Canada moves forward on giving gene-editing the conventional plant breeding stamp of approval


The Minister of Agriculture and Agri-Food Marie-Claude Bibeau today announced how Canada will handle crop cultivars that contain gene-editing as part of the breeding process.

Bibeau says the Canadian Food Inspection Agency (CFIA) has officially published updated guidance for  Part V(5) of the Seed Regulations to make it clear which plants — whether developed via conventional breeding or through new plant breeding innovation methods — require assessment from the CFIA before being released into the environment.

Last May, Health Canada released guidelines regarding the approval of plants with non-novel traits, prompting the organic sector to ask for more clarification on how gene-edited varieties would be kept separate from genetically-modified organisms (GMOs).

The announcement means that varieties or cultivars developed with gene-editing will not be considered a GMO under Canadian rules, so long as the resulting plant does not possess new traits and have the potential to negatively impact the environment. So long as resulting plants do not contain DNA from another species, CFIA does not require additional assessment.

Bibeau says that gene-editing ushers in a new era for plant breeding techniques, replicating conventional methods more quickly, adding that the scientific consensus is that gene-edited crops are as safe for humans, animals, and the environment as those created through conventional breeding

Read the full CFIA explanation here

Plant breeding including gene-edited technology will help in the fight against food insecurity world-wide, through increased drought resistance and reduced use of fertilizer and pesticides, the minister noted.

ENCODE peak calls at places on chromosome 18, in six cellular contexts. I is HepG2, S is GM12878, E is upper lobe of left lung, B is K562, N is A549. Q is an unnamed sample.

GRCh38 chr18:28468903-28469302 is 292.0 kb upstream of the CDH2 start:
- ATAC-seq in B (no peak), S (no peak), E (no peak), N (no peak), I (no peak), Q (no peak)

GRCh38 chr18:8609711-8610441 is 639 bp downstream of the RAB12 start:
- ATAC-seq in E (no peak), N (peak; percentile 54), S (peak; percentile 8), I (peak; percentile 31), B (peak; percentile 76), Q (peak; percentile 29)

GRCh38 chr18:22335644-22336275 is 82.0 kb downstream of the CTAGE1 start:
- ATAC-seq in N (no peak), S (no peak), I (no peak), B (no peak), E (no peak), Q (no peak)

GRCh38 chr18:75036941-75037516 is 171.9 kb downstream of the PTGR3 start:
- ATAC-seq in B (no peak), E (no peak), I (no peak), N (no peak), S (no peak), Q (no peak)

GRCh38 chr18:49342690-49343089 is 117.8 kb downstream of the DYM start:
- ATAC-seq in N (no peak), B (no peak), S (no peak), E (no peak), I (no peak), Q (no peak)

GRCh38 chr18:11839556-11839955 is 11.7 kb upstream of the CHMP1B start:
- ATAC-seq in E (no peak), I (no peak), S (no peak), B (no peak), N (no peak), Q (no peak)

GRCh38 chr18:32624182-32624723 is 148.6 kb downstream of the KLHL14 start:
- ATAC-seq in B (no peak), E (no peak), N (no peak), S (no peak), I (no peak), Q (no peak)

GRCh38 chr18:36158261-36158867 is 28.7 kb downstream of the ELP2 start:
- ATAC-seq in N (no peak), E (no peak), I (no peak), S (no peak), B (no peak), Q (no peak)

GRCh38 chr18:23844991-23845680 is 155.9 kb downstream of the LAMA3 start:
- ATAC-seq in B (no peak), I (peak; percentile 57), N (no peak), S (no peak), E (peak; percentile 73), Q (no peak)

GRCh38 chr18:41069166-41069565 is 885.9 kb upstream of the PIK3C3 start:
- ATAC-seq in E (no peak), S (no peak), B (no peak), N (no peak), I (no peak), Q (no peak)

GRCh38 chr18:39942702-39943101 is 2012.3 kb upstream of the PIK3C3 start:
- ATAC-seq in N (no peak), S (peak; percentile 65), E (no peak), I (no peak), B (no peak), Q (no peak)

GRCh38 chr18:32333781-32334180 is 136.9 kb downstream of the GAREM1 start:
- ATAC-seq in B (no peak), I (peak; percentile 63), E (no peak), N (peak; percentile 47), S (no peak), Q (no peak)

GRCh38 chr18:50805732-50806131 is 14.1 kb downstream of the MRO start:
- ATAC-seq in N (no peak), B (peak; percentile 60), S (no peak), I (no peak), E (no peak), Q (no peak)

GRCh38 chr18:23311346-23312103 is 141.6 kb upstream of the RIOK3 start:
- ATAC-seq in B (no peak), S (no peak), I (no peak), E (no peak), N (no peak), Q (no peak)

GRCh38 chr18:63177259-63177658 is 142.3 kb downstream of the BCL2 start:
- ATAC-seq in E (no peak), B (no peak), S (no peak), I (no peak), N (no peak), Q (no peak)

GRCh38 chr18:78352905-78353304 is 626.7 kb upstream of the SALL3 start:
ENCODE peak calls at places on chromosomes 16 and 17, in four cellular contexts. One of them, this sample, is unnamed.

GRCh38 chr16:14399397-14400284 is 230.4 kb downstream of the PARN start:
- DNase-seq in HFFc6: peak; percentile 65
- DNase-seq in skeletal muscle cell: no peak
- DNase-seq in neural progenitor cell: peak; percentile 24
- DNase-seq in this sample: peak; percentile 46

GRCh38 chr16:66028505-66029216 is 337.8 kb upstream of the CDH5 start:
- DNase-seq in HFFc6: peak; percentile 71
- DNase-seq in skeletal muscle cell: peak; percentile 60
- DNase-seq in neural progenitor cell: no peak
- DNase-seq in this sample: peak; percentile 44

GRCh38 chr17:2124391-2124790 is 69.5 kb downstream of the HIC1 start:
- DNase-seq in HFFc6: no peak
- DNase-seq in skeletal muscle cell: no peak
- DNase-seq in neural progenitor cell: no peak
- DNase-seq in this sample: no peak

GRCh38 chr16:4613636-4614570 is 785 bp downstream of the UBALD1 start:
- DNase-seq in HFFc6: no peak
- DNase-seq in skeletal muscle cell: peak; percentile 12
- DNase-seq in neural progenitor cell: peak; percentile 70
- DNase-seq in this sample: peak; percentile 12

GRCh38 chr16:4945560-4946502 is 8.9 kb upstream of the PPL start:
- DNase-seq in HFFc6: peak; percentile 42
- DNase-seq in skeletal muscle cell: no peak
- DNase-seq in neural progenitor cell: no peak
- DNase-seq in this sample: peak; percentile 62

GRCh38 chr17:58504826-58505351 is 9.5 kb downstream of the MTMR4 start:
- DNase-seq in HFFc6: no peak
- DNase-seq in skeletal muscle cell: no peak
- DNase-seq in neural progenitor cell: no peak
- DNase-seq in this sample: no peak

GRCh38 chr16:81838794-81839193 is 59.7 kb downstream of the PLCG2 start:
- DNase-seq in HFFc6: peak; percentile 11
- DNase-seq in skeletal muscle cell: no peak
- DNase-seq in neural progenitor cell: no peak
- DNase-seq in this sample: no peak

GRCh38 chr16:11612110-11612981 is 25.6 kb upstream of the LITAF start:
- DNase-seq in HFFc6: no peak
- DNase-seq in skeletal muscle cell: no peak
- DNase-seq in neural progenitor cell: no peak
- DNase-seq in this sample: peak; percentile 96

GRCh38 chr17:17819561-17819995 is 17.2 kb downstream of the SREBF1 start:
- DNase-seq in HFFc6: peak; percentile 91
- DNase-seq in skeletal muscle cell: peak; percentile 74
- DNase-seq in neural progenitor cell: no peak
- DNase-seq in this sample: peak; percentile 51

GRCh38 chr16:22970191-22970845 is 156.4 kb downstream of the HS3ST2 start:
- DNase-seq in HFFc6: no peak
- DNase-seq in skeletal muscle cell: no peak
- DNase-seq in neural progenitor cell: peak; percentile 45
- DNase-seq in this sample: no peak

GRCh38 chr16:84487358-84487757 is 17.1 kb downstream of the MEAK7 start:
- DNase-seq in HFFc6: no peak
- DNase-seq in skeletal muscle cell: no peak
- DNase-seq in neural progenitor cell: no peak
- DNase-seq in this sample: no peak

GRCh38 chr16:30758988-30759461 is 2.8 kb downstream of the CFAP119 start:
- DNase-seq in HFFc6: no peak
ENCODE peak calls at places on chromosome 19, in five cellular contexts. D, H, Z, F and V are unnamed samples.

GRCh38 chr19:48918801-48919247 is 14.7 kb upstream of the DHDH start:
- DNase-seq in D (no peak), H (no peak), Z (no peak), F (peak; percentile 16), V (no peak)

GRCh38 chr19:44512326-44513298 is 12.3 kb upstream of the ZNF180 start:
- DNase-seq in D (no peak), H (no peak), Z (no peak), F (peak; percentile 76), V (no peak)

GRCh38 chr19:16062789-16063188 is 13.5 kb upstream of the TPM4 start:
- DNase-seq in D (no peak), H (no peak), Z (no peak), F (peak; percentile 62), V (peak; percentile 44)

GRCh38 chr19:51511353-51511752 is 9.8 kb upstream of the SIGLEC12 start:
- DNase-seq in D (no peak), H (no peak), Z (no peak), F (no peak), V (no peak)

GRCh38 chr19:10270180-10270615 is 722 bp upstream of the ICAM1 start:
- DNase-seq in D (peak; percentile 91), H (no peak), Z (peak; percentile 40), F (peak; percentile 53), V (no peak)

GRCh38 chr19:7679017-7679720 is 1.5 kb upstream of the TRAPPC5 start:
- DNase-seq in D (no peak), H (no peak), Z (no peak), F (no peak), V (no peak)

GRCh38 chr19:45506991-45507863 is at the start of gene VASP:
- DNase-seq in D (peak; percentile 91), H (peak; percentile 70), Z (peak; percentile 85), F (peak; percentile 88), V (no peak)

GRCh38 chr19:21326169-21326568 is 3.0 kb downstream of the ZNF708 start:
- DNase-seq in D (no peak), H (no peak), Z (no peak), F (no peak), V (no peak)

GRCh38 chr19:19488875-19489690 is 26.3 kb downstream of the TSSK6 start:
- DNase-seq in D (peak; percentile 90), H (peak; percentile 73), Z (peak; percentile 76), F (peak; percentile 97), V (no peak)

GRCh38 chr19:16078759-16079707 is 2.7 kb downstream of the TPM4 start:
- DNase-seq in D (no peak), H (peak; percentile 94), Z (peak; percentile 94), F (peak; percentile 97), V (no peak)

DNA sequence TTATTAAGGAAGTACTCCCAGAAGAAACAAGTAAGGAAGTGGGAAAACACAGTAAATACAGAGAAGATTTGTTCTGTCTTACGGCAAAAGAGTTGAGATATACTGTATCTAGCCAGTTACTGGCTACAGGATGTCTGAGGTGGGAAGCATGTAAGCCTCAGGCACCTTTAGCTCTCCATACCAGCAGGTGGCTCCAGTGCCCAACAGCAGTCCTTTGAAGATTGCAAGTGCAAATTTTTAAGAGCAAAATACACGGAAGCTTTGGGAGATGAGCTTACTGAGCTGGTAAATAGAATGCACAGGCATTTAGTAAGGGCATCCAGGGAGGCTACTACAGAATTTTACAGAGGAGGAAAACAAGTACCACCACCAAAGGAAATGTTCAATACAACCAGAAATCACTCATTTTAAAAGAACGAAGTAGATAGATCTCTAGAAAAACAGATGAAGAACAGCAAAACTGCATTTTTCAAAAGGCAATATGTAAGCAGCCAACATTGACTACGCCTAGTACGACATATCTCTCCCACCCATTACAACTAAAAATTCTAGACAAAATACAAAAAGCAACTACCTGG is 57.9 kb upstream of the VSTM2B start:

“The CFIA’s updated guidance helps Canada stay competitive on the global stage,” says Krista Thomas, vice president of Seed Innovation for the Canada Grains Council. “Many of our trading partners have already adopted similar science-based policies, and farmers outside of Canada have been growing gene edited crops since 2015. When we let the science be the core of regulatory decision making, we know that the end result can be trusted and is safe.”

A key focus of the announcement was on increased transparency for the seed development industry, and Bibeau also announced the planned launch of a database, the Canadian Variety Transparency Database, where every crop variety or cultivar will be listed, including what type of breeding method was used in its creation.

Seeds Canada is being tasked with administering the database, with the requirement that it be accessible, easy-to-use and up-to-date. A steering committee, Government-Industry Steering Committee on Plant Breeding Innovations Transparency, made up of government and industry, including representation from the organic sector, will direct decisions for the database and offer oversight and surveillance to ensure integrity and transparency.

“We support CFIA’s new guidance that provides a robust science-based approach to Canada’s domestic regulatory framework,” says Jim Everson, president and CEO of the Canola Council of Canada. “This will encourage new and additional research and development investment in Canada, while at the same time upholding safety and aligning with many of our trading partners in the approach to plant breeding regulation.”

** This story has been updated with guidance from the CFIA **

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